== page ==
What then should we give Rick Santorum, who worked so hard this year to grasp the much-coveted
Backlash Award? First he blamed the problems of families on "radical feminists" and then he opposed "artificial birth
control" as harmful to women and encouraging sex out of marriage. We send Rick to remedial sex ed class to learn that you
don't have to be single or female to use birth control.
Correcting another false Santorum statement:
Portraying the Republican Party as the victim of an unfair media, he asserted that "more Republicans, by
the way, voted for the Voting Rights Act, voted for the Civil Rights Act, than Democrats did."
The Voting Rights Act of 1965 passed the House with 217 Democratic and 111 Republican votes. In the Senate,
the tally was 49 Democratic and 30 Republican votes. The Civil Rights Act of 1964 was passed with 152 Democratic and 138 Republican
votes in the House, and 46 Democratic and 27 Republican votes in the Senate. So on neither act and in neither chamber
did more Republicans vote for passage than Democrats. Stephen J. Ferenchick
Republican U.S. Sen. Rick Santorum's office acknowledged yesterday that it cannot locate public statements
of the senator questioning the Iraq war, despite the senator's claim last week that he has publicly expressed his concerns.
But Santorum said that doesn't mean he hasn't made the comments. In an interview
last week, he said he had publicly and privately raised questions about efforts to contain the insurgency and to limit Baathist
involvement in the new Iraqi government. He made his remarks in response to a charge by his leading Democratic challenger,
Robert P. Casey Jr., that Santorum has failed to "ask the tough questions" about Iraq. Robert L.
Traynham, Santorum's spokesman, said a search of Nexis, a news database, and the office's press clippings had not turned up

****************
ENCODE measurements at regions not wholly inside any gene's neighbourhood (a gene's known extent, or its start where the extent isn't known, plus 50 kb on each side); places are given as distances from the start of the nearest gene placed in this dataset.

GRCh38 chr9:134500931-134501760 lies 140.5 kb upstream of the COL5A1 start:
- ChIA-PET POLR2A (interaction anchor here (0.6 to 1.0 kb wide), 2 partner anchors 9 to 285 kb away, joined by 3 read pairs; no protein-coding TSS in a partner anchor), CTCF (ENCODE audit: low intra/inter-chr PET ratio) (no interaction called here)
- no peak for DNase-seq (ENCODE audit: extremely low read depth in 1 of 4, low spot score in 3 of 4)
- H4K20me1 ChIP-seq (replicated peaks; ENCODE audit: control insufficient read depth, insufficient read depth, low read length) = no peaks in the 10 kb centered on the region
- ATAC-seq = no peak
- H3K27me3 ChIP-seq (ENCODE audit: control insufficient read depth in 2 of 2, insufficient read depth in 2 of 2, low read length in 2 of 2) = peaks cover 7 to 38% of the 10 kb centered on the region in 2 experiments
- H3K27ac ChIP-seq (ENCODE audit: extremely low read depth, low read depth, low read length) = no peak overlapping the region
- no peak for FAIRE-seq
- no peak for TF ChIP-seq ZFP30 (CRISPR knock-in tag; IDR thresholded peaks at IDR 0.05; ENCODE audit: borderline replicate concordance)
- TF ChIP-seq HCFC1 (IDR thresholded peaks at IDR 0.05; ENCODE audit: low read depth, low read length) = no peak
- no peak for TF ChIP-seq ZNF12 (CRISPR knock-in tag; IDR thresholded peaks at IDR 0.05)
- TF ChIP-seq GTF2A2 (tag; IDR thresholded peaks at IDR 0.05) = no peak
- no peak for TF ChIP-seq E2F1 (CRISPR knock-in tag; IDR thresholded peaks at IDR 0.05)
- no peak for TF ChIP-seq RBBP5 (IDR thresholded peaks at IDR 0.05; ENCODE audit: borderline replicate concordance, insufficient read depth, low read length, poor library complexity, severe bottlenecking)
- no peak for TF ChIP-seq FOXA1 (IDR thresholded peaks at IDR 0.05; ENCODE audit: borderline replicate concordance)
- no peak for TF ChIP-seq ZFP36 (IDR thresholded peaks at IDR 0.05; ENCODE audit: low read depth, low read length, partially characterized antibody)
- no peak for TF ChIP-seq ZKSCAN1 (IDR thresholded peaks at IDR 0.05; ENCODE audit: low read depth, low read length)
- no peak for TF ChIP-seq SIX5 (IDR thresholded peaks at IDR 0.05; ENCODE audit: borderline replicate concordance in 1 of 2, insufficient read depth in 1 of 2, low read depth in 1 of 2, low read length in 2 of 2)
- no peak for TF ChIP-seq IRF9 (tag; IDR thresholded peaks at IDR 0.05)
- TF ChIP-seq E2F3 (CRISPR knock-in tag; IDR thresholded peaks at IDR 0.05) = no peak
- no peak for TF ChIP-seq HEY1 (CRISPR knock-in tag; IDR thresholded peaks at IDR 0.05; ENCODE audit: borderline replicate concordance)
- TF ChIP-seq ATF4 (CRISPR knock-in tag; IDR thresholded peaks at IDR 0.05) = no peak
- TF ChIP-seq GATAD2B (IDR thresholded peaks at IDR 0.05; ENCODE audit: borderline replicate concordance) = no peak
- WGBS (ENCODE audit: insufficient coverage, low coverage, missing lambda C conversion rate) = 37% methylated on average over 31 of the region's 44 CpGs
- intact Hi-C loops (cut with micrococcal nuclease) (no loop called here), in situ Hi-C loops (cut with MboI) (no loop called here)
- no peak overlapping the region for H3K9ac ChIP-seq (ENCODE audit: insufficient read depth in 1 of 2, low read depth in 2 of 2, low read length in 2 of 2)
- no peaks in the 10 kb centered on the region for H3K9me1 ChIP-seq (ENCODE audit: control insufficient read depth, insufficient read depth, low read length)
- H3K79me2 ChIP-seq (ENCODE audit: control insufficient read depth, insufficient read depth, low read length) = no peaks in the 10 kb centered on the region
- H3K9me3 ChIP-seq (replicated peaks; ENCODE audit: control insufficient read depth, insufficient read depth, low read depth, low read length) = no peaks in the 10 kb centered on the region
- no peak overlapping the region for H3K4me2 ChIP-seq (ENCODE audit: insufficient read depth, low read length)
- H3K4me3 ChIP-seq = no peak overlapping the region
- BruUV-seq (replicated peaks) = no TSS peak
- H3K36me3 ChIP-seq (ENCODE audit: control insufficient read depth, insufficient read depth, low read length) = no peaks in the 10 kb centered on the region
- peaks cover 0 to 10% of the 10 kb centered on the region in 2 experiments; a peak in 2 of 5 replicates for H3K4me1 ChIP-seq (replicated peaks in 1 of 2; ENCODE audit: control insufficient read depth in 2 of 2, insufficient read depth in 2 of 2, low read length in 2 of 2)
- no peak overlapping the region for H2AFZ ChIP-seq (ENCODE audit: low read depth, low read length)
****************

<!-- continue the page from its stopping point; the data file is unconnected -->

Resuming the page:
any account of those comments. He noted, however, that the office's records are incomplete because the office is unable to
record everything the senator says. "I do a lot of interviews on TV, on radio, with print reporters
who don't happen to write everything I say," Santorum said yesterday. "The fact that it hasn't turned up in print doesn't
mean I haven't said it."
The priority now is less to save Jessica
Lynch (or Iraqi democracy) than to save Rick Santorum and every other endangered Republican facing voters
in November 2006. Frank Rich
The Republican Party says it still has a zero-tolerance policy for tampering with voters even as it pays
the legal bills for a former Bush campaign official charged with conspiring to thwart Democrats from voting in New Hampshire.
The Republican Conference has urged GOP senators to focus on job growth
during the first week of the recess — in particular to hold events highlighting new
jobs that are expected to be created by the passage of the energy and transportation bills. For the second
week of the recess, senators have been told to focus on healthcare, specifically the Medicare prescription-drug
benefits that senior citizens will begin receiving in January because of GOP-enacted legislation and the GOP leadership’s
healthcare agenda. During the third week, senators will communicate the need to “save and strengthen”
Social Security. The fourth week will be devoted to the Bush administration’s war
on terrorism. In the fifth week, to coincide with students’ return to schools, lawmakers are
expected to inform voters that “Republicans will develop a lifelong approach to education, training
and research that prepares all Americans for jobs of the future, promotes access to college and ensures accountability of
Earlier Santorum view Some evolution opponents are trying to use Bush's
No Child Left Behind law, saying it creates an opening for states to set new teaching standards. Sen. Rick Santorum (R-Pa.),
a Christian who draws on Discovery Institute material, drafted language accompanying the law that said students should be
exposed to "the full range of scientific views that exist." "Anyone who expresses anything other
than the dominant worldview is shunned and booted from the academy," Santorum said in an interview. "My reading of the science
is there's a legitimate debate. My feeling is let the debate be had." Mar 14, 2005
Kennedy was quoted in the Globe in April 2002 as saying, ''I urge the cardinal and
the church to reflect on the situation and to take the necessary steps to heal the wounds of the victims and the church to
allow all of us to move forward." A December 2002 article in the Globe quoted Kerry on his reaction to Cardinal Bernard F.
Law's resignation as Boston's archbishop, saying: ''While obviously a difficult decision for his eminence, I believe this
is the right decision to begin a healing process in the church long overdue."
'The senators from Massachusetts did nothing. They spoke nothing. They sat by and let
this happen." - Santorum